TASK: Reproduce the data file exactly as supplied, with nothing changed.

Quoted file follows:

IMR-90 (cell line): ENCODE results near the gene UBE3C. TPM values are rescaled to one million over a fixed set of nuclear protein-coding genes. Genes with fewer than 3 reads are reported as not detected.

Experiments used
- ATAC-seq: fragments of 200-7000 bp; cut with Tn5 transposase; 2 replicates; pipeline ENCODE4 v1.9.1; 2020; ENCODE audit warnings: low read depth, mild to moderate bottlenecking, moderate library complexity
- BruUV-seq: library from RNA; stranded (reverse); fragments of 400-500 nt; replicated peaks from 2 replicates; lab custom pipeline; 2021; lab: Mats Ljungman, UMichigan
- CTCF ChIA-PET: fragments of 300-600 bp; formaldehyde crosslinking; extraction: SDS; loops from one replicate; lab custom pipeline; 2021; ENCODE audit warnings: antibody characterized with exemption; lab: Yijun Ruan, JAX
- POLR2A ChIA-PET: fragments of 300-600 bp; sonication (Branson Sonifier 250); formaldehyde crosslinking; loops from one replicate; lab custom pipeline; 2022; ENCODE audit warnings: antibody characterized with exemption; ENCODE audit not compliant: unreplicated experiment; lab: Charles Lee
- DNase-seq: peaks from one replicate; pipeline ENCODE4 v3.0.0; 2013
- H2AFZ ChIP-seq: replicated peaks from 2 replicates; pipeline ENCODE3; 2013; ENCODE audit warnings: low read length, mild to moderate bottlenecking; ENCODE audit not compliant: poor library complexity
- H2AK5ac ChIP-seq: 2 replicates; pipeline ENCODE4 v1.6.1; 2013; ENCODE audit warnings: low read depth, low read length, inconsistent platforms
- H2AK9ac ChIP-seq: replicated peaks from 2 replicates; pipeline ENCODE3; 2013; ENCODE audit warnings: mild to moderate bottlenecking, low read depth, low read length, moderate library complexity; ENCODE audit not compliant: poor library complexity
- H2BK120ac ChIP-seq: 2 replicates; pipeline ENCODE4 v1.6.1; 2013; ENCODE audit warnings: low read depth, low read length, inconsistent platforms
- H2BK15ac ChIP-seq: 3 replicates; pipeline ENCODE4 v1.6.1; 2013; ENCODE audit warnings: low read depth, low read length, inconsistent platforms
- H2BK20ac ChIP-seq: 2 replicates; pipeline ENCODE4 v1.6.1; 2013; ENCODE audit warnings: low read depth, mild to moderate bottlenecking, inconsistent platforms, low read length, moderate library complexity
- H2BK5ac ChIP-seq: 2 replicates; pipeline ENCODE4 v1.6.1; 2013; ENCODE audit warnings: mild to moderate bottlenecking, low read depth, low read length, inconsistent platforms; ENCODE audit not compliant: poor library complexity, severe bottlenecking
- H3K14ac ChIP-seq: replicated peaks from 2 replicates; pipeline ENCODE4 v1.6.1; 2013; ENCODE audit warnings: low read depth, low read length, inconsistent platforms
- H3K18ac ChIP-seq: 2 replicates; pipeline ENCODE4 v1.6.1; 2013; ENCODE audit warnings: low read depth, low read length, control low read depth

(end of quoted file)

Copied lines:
IMR-90 (cell line): ENCODE results near the gene UBE3C. TPM values are rescaled to one million over a fixed set of nuclear protein-coding genes. Genes with fewer than 3 reads are reported as not detected.

Experiments used
- ATAC-seq: fragments of 200-7000 bp; cut with Tn5 transposase; 2 replicates; pipeline ENCODE4 v1.9.1; 2020; ENCODE audit warnings: low read depth, mild to moderate bottlenecking, moderate library complexity
- BruUV-seq: library from RNA; stranded (reverse); fragments of 400-500 nt; replicated peaks from 2 replicates; lab custom pipeline; 2021; lab: Mats Ljungman, UMichigan
- CTCF ChIA-PET: fragments of 300-600 bp; formaldehyde crosslinking; extraction: SDS; loops from one replicate; lab custom pipeline; 2021; ENCODE audit warnings: antibody characterized with exemption; lab: Yijun Ruan, JAX
- POLR2A ChIA-PET: fragments of 300-600 bp; sonication (Branson Sonifier 250); formaldehyde crosslinking; loops from one replicate; lab custom pipeline; 2022; ENCODE audit warnings: antibody characterized with exemption; ENCODE audit not compliant: unreplicated experiment; lab: Charles Lee
- DNase-seq: peaks from one replicate; pipeline ENCODE4 v3.0.0; 2013
- H2AFZ ChIP-seq: replicated peaks from 2 replicates; pipeline ENCODE3; 2013; ENCODE audit warnings: low read length, mild to moderate bottlenecking; ENCODE audit not compliant: poor library complexity
- H2AK5ac ChIP-seq: 2 replicates; pipeline ENCODE4 v1.6.1; 2013; ENCODE audit warnings: low read depth, low read length, inconsistent platforms
- H2AK9ac ChIP-seq: replicated peaks from 2 replicates; pipeline ENCODE3; 2013; ENCODE audit warnings: mild to moderate bottlenecking, low read depth, low read length, moderate library complexity; ENCODE audit not compliant: poor library complexity
- H2BK120ac ChIP-seq: 2 replicates; pipeline ENCODE4 v1.6.1; 2013; ENCODE audit warnings: low read depth, low read length, inconsistent platforms
- H2BK15ac ChIP-seq: 3 replicates; pipeline ENCODE4 v1.6.1; 2013; ENCODE audit warnings: low read depth, low read length, inconsistent platforms
- H2BK20ac ChIP-seq: 2 replicates; pipeline ENCODE4 v1.6.1; 2013; ENCODE audit warnings: low read depth, mild to moderate bottlenecking, inconsistent platforms, low read length, moderate library complexity
- H2BK5ac ChIP-seq: 2 replicates; pipeline ENCODE4 v1.6.1; 2013; ENCODE audit warnings: mild to moderate bottlenecking, low read depth, low read length, inconsistent platforms; ENCODE audit not compliant: poor library complexity, severe bottlenecking
- H3K14ac ChIP-seq: replicated peaks from 2 replicates; pipeline ENCODE4 v1.6.1; 2013; ENCODE audit warnings: low read depth, low read length, inconsistent platforms
- H3K18ac ChIP-seq: 2 replicates; pipeline ENCODE4 v1.6.1; 2013; ENCODE audit warnings: low read depth, low read length, control low read depth